Lords a leaping

 

IT MAY be a flagship part of the Lib-Dem agenda and a firm commitment in the programme agreed with the Tories. But the latter, it appears, may have considerable difficulty mustering sufficient troops to back coalition plans for a substantially elected House of Lords.

No sooner had they been launched on Wednesday than the rifts in the coalition became clear – a substantial body of Tory MP is ready to defy the government, and among them even junior ministerial rebels. Northern Secretary Owen Paterson’s aide Conor Burns has already threatened to resign if a three-line whip is imposed.

For the Lib-Dems failure on this issue, after the fiasco of the failed alternative vote referendum, would leave many asking why they should vote through Tory measures, deeply anathema to their base, like a planned revision of constituency boundaries, while the Tories appear unwilling to reciprocate. A quite plausible rebellion by 80 Tories would be sufficient to defeat a key resolution setting a time limit to the debate.

The coalition’s plans would reduce the Lords from 826 to 450 members, see 80 per cent elected on regional lists, and the remaining 90 selected by an appointments commission to serve as non-party crossbenchers. There would be 12 bishops, reducing the Church of England’s representation from its current 26. Elected members would be voted on in three batches of 120 over ten years from 2015 as sitting members are phased out. And they would serve only one 15-year term. The power of the two houses would not be changed – the Lords will remain able only to amend Bills, subject to subsequent agreement of the Commons, or delay rather than block them. It will still not be able to delay money bills.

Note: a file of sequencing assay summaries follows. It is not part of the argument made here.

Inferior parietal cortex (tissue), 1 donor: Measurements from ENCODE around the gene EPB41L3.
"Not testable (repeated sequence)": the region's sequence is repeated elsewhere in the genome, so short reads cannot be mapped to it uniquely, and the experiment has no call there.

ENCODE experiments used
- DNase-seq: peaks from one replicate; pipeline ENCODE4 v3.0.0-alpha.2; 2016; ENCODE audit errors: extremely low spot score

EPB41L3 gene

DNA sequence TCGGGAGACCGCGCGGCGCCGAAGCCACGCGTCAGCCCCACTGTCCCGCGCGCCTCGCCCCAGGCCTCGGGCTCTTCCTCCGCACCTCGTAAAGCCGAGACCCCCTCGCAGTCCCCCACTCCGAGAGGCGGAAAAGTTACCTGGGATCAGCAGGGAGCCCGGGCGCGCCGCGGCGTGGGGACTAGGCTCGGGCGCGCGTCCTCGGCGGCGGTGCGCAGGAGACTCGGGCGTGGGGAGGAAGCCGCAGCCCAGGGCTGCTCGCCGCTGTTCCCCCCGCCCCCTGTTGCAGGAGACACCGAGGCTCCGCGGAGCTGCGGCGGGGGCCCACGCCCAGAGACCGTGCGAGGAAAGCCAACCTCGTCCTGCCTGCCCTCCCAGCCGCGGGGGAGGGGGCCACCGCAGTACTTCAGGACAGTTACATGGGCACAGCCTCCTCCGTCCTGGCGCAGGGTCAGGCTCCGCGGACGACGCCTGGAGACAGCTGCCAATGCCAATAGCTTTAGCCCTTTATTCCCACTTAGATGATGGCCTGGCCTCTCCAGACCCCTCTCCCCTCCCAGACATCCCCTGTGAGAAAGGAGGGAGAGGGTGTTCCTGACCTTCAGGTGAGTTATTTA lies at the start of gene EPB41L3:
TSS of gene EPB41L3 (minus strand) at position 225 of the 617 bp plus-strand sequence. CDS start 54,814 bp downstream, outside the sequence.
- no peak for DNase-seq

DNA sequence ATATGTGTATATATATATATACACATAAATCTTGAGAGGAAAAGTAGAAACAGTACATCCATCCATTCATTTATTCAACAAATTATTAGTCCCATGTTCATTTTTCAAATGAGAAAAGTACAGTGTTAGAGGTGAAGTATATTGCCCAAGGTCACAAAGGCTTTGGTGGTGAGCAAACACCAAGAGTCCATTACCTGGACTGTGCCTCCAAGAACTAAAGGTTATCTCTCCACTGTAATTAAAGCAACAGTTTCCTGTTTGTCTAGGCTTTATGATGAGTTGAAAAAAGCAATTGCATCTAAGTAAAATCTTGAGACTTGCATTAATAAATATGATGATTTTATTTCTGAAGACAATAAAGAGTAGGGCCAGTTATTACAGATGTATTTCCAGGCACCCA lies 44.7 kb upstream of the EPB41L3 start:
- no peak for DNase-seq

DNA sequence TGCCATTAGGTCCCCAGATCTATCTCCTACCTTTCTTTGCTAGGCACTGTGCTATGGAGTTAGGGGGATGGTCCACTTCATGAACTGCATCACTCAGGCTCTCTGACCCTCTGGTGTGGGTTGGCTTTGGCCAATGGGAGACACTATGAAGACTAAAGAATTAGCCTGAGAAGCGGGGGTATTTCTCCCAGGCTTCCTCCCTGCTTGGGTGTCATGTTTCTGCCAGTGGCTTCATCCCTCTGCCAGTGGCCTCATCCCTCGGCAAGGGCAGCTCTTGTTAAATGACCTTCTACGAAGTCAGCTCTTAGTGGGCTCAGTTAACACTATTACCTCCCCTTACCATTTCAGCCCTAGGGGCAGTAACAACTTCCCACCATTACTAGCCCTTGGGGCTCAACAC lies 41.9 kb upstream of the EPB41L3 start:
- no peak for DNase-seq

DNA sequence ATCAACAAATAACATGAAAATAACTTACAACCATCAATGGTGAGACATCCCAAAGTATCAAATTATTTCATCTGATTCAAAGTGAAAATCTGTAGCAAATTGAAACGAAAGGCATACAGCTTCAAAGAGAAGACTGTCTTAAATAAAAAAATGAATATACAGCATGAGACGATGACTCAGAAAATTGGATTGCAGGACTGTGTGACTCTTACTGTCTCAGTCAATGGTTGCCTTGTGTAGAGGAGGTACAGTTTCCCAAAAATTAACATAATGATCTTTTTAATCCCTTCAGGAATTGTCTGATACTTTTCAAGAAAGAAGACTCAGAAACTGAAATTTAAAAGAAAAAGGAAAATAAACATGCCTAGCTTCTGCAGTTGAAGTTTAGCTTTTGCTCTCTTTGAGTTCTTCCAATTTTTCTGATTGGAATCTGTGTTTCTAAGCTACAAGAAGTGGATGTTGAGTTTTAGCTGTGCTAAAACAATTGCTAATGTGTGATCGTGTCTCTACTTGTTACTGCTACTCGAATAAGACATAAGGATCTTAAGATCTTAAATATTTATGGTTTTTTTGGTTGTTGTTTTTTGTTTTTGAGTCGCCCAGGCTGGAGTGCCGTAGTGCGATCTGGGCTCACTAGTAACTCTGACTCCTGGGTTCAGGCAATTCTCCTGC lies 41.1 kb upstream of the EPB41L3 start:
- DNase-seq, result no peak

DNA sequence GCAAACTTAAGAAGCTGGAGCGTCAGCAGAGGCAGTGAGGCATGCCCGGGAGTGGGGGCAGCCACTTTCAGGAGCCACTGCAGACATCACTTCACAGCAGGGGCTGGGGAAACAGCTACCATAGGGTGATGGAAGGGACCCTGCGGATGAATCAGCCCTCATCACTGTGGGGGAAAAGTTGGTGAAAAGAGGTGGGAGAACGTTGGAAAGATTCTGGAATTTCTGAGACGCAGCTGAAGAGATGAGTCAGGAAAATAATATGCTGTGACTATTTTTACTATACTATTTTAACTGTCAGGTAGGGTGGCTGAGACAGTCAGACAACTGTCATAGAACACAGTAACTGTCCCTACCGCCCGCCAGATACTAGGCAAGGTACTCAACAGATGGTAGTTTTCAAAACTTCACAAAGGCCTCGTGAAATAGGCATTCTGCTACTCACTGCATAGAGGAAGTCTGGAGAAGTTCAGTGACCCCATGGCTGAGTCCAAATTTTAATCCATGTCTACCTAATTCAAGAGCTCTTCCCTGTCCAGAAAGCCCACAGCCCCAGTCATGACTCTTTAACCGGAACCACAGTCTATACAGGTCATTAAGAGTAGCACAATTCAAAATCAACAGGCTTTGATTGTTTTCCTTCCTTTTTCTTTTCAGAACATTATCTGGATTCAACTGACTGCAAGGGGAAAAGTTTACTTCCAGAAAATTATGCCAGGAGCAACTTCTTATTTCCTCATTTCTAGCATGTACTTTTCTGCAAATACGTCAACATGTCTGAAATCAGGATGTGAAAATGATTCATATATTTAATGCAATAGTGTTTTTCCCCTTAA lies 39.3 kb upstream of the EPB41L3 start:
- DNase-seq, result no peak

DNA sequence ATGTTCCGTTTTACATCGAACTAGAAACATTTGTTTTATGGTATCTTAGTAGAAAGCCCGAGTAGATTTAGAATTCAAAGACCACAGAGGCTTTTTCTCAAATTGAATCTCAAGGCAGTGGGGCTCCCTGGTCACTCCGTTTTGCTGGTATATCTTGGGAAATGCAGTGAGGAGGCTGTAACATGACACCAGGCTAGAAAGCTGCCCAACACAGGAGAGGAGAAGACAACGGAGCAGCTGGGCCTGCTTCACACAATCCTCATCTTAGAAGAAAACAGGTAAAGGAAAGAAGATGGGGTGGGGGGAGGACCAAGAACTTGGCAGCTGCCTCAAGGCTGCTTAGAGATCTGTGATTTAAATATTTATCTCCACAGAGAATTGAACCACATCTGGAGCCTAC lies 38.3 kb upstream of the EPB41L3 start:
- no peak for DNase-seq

Unlike the argument over Ireland’s second house, the Seanad, there is no appetite for abolition. The case that a revision chamber with a distinct mandate and expertise is a useful check on the lower house is generally accepted. Tory backbench objectors broadly run with the “if it ain’t broken, don’t fix it” line, that the country has been well served by tradition, and that, as Burns argues, an elected Lords would inevitably “create a democratic rival to the Commons”. They are also pressing for a referendum – although opposed by the Lib-Dems, it is seriously being considered by the Tories as a compromise necessary to get the Bill through.

Unlike fish, as the Guardian puts it, historically, coalitions rot from the bottom up. One way or another the Tory-Lib-Dem coalition will only come through this process badly bruised.

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